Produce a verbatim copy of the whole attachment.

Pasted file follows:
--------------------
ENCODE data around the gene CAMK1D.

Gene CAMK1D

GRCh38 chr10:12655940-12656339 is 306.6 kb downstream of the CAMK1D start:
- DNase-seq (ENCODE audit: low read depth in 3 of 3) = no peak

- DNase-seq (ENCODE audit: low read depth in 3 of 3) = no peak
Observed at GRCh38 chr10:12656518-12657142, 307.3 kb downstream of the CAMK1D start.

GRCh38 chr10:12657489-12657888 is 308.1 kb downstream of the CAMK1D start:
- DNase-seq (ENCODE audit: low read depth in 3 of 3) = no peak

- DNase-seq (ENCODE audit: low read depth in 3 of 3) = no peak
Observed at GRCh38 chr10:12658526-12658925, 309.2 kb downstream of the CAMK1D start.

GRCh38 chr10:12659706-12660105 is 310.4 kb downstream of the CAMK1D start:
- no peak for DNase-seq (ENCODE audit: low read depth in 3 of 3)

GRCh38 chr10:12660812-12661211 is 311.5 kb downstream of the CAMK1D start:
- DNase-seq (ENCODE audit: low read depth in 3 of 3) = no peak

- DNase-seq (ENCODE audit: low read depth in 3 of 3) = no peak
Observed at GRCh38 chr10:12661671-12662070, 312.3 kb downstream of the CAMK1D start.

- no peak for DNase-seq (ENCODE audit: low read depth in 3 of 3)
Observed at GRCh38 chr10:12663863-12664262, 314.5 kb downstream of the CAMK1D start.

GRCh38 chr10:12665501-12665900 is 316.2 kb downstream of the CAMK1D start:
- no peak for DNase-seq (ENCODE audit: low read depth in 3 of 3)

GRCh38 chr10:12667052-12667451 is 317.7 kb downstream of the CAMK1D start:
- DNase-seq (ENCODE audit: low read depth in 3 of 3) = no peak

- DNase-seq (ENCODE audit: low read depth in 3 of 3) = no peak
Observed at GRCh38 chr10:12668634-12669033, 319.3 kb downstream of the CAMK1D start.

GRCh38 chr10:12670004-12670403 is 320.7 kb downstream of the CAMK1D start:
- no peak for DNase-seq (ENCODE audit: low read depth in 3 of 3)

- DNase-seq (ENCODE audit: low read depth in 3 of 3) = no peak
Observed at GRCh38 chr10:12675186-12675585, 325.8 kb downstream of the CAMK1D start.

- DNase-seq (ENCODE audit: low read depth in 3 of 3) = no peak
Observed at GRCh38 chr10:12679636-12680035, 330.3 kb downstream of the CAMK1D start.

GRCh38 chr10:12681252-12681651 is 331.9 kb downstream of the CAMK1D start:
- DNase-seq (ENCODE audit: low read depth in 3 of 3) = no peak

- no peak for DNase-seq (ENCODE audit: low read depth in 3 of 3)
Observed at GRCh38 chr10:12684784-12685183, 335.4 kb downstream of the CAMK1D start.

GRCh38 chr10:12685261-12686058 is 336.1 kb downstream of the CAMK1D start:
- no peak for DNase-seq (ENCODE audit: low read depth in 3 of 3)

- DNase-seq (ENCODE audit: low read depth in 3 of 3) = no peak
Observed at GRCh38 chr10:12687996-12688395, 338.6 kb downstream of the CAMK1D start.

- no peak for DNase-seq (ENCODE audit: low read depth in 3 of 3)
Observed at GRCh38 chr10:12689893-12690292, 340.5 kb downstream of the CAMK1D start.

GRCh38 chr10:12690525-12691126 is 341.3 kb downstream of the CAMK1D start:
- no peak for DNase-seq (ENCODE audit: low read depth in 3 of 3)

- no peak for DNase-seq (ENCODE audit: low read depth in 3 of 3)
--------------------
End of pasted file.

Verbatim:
ENCODE data around the gene CAMK1D.

Gene CAMK1D

GRCh38 chr10:12655940-12656339 is 306.6 kb downstream of the CAMK1D start:
- DNase-seq (ENCODE audit: low read depth in 3 of 3) = no peak

- DNase-seq (ENCODE audit: low read depth in 3 of 3) = no peak
Observed at GRCh38 chr10:12656518-12657142, 307.3 kb downstream of the CAMK1D start.

GRCh38 chr10:12657489-12657888 is 308.1 kb downstream of the CAMK1D start:
- DNase-seq (ENCODE audit: low read depth in 3 of 3) = no peak

- DNase-seq (ENCODE audit: low read depth in 3 of 3) = no peak
Observed at GRCh38 chr10:12658526-12658925, 309.2 kb downstream of the CAMK1D start.

GRCh38 chr10:12659706-12660105 is 310.4 kb downstream of the CAMK1D start:
- no peak for DNase-seq (ENCODE audit: low read depth in 3 of 3)

GRCh38 chr10:12660812-12661211 is 311.5 kb downstream of the CAMK1D start:
- DNase-seq (ENCODE audit: low read depth in 3 of 3) = no peak

- DNase-seq (ENCODE audit: low read depth in 3 of 3) = no peak
Observed at GRCh38 chr10:12661671-12662070, 312.3 kb downstream of the CAMK1D start.

- no peak for DNase-seq (ENCODE audit: low read depth in 3 of 3)
Observed at GRCh38 chr10:12663863-12664262, 314.5 kb downstream of the CAMK1D start.

GRCh38 chr10:12665501-12665900 is 316.2 kb downstream of the CAMK1D start:
- no peak for DNase-seq (ENCODE audit: low read depth in 3 of 3)

GRCh38 chr10:12667052-12667451 is 317.7 kb downstream of the CAMK1D start:
- DNase-seq (ENCODE audit: low read depth in 3 of 3) = no peak

- DNase-seq (ENCODE audit: low read depth in 3 of 3) = no peak
Observed at GRCh38 chr10:12668634-12669033, 319.3 kb downstream of the CAMK1D start.

GRCh38 chr10:12670004-12670403 is 320.7 kb downstream of the CAMK1D start:
- no peak for DNase-seq (ENCODE audit: low read depth in 3 of 3)

- DNase-seq (ENCODE audit: low read depth in 3 of 3) = no peak
Observed at GRCh38 chr10:12675186-12675585, 325.8 kb downstream of the CAMK1D start.

- DNase-seq (ENCODE audit: low read depth in 3 of 3) = no peak
Observed at GRCh38 chr10:12679636-12680035, 330.3 kb downstream of the CAMK1D start.

GRCh38 chr10:12681252-12681651 is 331.9 kb downstream of the CAMK1D start:
- DNase-seq (ENCODE audit: low read depth in 3 of 3) = no peak

- no peak for DNase-seq (ENCODE audit: low read depth in 3 of 3)
Observed at GRCh38 chr10:12684784-12685183, 335.4 kb downstream of the CAMK1D start.

GRCh38 chr10:12685261-12686058 is 336.1 kb downstream of the CAMK1D start:
- no peak for DNase-seq (ENCODE audit: low read depth in 3 of 3)

- DNase-seq (ENCODE audit: low read depth in 3 of 3) = no peak
Observed at GRCh38 chr10:12687996-12688395, 338.6 kb downstream of the CAMK1D start.

- no peak for DNase-seq (ENCODE audit: low read depth in 3 of 3)
Observed at GRCh38 chr10:12689893-12690292, 340.5 kb downstream of the CAMK1D start.

GRCh38 chr10:12690525-12691126 is 341.3 kb downstream of the CAMK1D start:
- no peak for DNase-seq (ENCODE audit: low read depth in 3 of 3)

- no peak for DNase-seq (ENCODE audit: low read depth in 3 of 3)